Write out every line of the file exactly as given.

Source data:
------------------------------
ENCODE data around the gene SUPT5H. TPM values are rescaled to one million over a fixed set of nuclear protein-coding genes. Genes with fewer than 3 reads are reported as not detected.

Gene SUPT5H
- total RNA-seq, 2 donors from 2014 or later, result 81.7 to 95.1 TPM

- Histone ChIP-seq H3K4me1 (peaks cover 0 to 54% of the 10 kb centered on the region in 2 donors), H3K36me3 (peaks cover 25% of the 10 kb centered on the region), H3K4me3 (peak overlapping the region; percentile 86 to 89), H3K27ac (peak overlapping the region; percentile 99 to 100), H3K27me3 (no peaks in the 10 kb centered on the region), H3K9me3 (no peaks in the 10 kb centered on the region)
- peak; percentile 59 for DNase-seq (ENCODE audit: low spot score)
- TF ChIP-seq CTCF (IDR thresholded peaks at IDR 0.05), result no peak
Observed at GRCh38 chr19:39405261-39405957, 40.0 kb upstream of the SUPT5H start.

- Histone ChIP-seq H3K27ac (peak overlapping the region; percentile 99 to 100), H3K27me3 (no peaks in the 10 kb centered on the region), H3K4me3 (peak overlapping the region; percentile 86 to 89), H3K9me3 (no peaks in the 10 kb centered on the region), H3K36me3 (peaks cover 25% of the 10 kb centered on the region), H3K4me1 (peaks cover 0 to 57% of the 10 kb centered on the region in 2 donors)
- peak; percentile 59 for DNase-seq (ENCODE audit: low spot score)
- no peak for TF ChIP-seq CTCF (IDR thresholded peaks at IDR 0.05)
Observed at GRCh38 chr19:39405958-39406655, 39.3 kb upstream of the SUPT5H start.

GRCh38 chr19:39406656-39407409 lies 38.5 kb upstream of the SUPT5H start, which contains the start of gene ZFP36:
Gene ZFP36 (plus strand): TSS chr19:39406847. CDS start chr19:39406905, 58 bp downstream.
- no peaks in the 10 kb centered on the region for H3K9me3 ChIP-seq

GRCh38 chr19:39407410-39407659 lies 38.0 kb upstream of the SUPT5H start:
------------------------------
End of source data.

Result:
ENCODE data around the gene SUPT5H. TPM values are rescaled to one million over a fixed set of nuclear protein-coding genes. Genes with fewer than 3 reads are reported as not detected.

Gene SUPT5H
- total RNA-seq, 2 donors from 2014 or later, result 81.7 to 95.1 TPM

- Histone ChIP-seq H3K4me1 (peaks cover 0 to 54% of the 10 kb centered on the region in 2 donors), H3K36me3 (peaks cover 25% of the 10 kb centered on the region), H3K4me3 (peak overlapping the region; percentile 86 to 89), H3K27ac (peak overlapping the region; percentile 99 to 100), H3K27me3 (no peaks in the 10 kb centered on the region), H3K9me3 (no peaks in the 10 kb centered on the region)
- peak; percentile 59 for DNase-seq (ENCODE audit: low spot score)
- TF ChIP-seq CTCF (IDR thresholded peaks at IDR 0.05), result no peak
Observed at GRCh38 chr19:39405261-39405957, 40.0 kb upstream of the SUPT5H start.

- Histone ChIP-seq H3K27ac (peak overlapping the region; percentile 99 to 100), H3K27me3 (no peaks in the 10 kb centered on the region), H3K4me3 (peak overlapping the region; percentile 86 to 89), H3K9me3 (no peaks in the 10 kb centered on the region), H3K36me3 (peaks cover 25% of the 10 kb centered on the region), H3K4me1 (peaks cover 0 to 57% of the 10 kb centered on the region in 2 donors)
- peak; percentile 59 for DNase-seq (ENCODE audit: low spot score)
- no peak for TF ChIP-seq CTCF (IDR thresholded peaks at IDR 0.05)
Observed at GRCh38 chr19:39405958-39406655, 39.3 kb upstream of the SUPT5H start.

GRCh38 chr19:39406656-39407409 lies 38.5 kb upstream of the SUPT5H start, which contains the start of gene ZFP36:
Gene ZFP36 (plus strand): TSS chr19:39406847. CDS start chr19:39406905, 58 bp downstream.
- no peaks in the 10 kb centered on the region for H3K9me3 ChIP-seq

GRCh38 chr19:39407410-39407659 lies 38.0 kb upstream of the SUPT5H start: